MOOC Audit Reports offer an overview of availability of MOOCs for the purposes of developing technical and transversal skills in workseekers in four different sectors: Health and Social Care, Tourism and Hospitality, Engineering, and Business and Finance, in the DESTINY Project’s four partner countries – UK, Spain, Greece and Slovenia.
UK: Health and Social Care
The UK health and social care is one of the world’s biggest employers, employing nearly 1 in 10 of working age adults in the UK. The range of opportunities available for those seeking work in healthcare could involve working in one of the health services 365 occupational roles, clinical and non-clinical. UK youth unemployment rates remain high even in cities with successful economies, and is currently around 13%. The evidence is clear that the health and social care system of the future will need a workforce that is flexible, emotionally intelligent and technologically literate. Young unemployed or underemployed people will need to demonstrate a wide range of soft skills and have values that reflect a vocational, empathetic and caring disposition if they are to gain employment in the health and social care sector in the UK.
Our project proposes that MOOCs would likely be very suitable in assisting unemployed and underemployed young people to increase their employability in UK health and social care since they offer a potential economically attractive proposition to both employers and work seekers. Both these groups would likely be very interested in MOOCs that:
Spain: Tourism and Hospitality
This report provides an analysis of the potential contributions that MOOCs could make to the Tourism Industry when used as a tool through which specific transversal skills are honed, whether they are knowledge-based skills, attitudes, or even behaviours. The report starts with an analysis of pre-existing MOOCs on offer in the EU, with particular emphasis on Spain. The purpose is to identify which MOOCs are available under each of the categories established by Open Education Europa and to describe existing trends. Following this, the trends and approaches used by the institutions creating MOOCs are studied with an understanding that they should somehow address the need to improve the training of transversal skills and sector specific skills. This need has been established by the European Lifelong Guidance Policy Network (ELGPN) as not only important to the future success of the labour market in Europe, but fundamental to it. Our hypothesis is that MOOCs could act as a bridge between an individual’s skill set and the skill sets a company requires from its staff, thus serving as a useful tool for work-seekers, or likewise for employees looking to improve their chances for promotion through appropriate work-based learning. The report details a list of generic transversal skills that are common to all professions that can be delivered via MOOCs before providing an overview of the current supply of MOOCs within the Tourism Industry. In Spain, the Tourism Industry creates more employment than any other sector of the economy and as such staff must be highly trained if they are to be successful in a competitive market. Having established the supply of tourism MOOCs, we detail the sector-specific generic transversal skills required by anyone working in tourism. Lastly, we offer suggestions regarding how MOOCs could be used to improve employment opportunities in the Tourism Industry in Spain, with emphasis placed on one of the most popular tourist destinations of the country, the Canary Islands.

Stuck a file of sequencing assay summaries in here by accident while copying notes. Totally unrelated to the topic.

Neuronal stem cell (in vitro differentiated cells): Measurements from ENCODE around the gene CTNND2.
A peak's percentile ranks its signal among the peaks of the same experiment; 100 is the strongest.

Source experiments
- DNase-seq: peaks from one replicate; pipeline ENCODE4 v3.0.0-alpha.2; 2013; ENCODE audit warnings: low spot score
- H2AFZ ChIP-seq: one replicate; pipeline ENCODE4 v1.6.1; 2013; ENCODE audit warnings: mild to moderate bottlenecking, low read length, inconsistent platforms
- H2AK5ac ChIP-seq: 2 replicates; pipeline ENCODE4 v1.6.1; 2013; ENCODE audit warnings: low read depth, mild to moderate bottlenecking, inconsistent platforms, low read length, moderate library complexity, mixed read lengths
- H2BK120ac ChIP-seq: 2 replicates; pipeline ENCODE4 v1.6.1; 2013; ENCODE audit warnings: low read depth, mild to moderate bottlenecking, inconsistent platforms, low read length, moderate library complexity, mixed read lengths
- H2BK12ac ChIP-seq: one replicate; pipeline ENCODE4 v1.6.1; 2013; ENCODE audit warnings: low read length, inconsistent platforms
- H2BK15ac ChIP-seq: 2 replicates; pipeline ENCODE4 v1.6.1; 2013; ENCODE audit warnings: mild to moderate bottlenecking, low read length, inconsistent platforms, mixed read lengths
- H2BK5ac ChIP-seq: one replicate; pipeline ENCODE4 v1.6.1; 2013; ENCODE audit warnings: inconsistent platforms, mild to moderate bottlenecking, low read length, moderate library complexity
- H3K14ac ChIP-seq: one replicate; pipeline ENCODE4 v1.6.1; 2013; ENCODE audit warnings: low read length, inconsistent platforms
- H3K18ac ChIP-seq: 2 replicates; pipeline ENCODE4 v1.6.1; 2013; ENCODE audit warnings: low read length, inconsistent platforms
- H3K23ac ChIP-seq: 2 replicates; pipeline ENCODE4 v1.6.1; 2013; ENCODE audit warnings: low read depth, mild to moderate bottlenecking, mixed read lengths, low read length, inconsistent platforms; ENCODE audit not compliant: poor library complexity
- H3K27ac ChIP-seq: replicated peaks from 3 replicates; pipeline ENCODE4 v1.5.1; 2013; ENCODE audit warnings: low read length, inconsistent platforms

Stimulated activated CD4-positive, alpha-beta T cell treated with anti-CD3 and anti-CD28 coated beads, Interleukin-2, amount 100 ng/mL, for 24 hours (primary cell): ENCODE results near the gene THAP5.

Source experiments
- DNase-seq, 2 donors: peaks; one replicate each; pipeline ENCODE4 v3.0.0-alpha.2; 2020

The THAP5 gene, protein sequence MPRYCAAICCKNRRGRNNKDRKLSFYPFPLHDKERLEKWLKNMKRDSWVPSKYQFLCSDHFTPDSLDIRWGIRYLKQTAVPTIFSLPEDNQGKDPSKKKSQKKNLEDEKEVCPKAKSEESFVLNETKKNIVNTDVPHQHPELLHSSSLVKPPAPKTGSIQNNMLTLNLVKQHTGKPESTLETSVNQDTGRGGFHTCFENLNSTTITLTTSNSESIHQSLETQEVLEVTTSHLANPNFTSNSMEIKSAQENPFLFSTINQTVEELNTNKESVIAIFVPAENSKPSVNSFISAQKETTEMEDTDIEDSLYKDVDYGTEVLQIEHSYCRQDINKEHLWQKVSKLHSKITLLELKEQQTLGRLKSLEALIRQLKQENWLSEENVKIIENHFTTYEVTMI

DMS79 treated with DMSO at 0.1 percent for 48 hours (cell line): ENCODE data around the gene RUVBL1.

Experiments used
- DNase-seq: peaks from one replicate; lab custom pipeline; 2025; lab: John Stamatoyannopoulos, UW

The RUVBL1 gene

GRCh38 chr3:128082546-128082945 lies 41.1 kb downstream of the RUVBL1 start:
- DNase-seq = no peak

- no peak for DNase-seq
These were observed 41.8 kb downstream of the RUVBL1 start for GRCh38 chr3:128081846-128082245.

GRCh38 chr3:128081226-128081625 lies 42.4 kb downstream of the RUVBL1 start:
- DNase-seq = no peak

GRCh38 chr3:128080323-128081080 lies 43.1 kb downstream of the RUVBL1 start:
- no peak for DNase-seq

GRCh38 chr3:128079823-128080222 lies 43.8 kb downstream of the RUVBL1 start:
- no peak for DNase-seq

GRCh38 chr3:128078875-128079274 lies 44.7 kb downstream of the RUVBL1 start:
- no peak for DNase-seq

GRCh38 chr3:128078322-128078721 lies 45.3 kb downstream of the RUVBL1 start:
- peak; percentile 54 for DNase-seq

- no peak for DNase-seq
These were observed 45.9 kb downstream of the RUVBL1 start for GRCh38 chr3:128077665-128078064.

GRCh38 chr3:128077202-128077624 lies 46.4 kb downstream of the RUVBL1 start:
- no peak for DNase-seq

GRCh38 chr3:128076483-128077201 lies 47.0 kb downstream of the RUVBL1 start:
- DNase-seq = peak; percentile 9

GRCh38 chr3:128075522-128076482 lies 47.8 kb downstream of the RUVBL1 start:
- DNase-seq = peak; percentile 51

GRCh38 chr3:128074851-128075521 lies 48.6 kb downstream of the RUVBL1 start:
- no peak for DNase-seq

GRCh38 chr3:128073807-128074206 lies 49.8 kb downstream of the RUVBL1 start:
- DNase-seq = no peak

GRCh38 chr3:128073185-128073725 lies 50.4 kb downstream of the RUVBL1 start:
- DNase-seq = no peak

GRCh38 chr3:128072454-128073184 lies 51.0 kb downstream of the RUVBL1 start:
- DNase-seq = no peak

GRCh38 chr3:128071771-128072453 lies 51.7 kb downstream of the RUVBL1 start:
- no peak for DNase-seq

Slovenia: Business and Finance
The report demonstrates how higher education in the business and finance sector is responding to the MOOC phenomenon, especially in terms of the development of transversal skills and thus addressing its employability, with Slovenia as the focus country.
In order to answer the research questions a) what is the current situation regarding MOOCs in the Business and Finance employability sector, and b) what evidence can be found for MOOCs to address transversal skills, we investigated 207 MOOC platforms and other open online content repositories for the Business and Finance sector. Our proposition was that in order to address employability and develop transversal skills for the Business and Finance sector, MOOCs in that particular sector have to be available, easily accessible for students, students have to be aware of and accept MOOCs as a learning opportunity, and finally, students have to accomplish the learning goals set in a MOOC in order to demonstrate that they have developed the desired skills.
Looking at MOOCs from the Business and Finance sector, from a student’s perspective, focusing on Slovenia, has shown that although Slovenia is only slowly responding to the MOOCs phenomenon, there are opportunities to learn transversal skills through MOOCs. MOOCs are available from various MOOC platforms mostly in English, they cover a wide variety of topics and a wide range of skills, subject-specific as well as transversal skills.